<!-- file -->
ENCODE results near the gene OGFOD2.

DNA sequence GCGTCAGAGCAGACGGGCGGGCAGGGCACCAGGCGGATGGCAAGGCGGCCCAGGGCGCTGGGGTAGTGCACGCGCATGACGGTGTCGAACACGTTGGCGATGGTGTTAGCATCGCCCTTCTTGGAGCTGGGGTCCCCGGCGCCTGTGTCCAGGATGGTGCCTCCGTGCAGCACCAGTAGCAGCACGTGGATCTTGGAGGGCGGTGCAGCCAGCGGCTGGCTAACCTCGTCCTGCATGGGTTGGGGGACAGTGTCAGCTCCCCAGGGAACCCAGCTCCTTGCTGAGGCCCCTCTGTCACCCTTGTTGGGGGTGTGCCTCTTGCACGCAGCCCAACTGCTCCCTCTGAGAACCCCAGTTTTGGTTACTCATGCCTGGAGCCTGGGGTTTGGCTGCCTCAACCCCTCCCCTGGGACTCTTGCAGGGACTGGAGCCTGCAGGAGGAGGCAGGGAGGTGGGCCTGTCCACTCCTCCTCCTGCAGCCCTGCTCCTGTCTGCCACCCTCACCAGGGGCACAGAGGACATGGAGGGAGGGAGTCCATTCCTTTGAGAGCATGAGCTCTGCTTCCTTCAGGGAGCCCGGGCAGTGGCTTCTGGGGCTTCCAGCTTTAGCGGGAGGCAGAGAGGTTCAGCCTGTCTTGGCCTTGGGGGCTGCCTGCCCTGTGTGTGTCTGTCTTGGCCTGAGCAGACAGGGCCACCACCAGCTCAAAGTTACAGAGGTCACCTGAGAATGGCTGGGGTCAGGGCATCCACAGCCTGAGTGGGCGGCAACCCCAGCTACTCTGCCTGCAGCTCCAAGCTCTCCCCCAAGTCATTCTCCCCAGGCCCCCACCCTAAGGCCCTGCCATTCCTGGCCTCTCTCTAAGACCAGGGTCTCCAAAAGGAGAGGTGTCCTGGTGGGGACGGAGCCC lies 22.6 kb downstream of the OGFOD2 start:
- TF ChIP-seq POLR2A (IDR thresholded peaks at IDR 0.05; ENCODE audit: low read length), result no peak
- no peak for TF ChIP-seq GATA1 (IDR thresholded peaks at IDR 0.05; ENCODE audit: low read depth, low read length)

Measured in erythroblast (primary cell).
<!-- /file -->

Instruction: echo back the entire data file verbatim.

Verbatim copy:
ENCODE results near the gene OGFOD2.

DNA sequence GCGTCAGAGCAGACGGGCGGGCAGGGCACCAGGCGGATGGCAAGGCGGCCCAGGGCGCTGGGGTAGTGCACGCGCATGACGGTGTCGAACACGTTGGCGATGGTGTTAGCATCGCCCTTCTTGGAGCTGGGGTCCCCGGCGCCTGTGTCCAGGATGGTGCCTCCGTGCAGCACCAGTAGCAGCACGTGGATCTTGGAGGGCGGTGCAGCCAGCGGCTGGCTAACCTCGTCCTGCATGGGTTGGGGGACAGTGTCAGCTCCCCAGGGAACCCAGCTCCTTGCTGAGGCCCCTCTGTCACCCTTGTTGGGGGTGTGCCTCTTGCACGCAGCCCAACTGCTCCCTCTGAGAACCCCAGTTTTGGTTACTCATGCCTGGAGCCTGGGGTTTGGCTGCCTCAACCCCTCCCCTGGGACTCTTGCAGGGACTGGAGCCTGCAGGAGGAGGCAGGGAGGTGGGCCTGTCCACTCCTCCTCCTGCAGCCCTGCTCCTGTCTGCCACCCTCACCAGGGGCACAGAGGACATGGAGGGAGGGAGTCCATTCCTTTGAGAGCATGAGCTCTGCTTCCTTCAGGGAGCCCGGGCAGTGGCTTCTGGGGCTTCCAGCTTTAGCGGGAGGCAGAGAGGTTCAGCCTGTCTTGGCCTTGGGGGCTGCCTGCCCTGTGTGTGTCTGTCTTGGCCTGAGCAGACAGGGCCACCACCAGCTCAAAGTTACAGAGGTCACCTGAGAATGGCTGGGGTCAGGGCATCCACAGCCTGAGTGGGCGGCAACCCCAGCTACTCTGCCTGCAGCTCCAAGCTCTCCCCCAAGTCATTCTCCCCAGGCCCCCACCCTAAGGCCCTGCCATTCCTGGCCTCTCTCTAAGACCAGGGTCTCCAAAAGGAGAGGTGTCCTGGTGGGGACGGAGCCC lies 22.6 kb downstream of the OGFOD2 start:
- TF ChIP-seq POLR2A (IDR thresholded peaks at IDR 0.05; ENCODE audit: low read length), result no peak
- no peak for TF ChIP-seq GATA1 (IDR thresholded peaks at IDR 0.05; ENCODE audit: low read depth, low read length)

Measured in erythroblast (primary cell).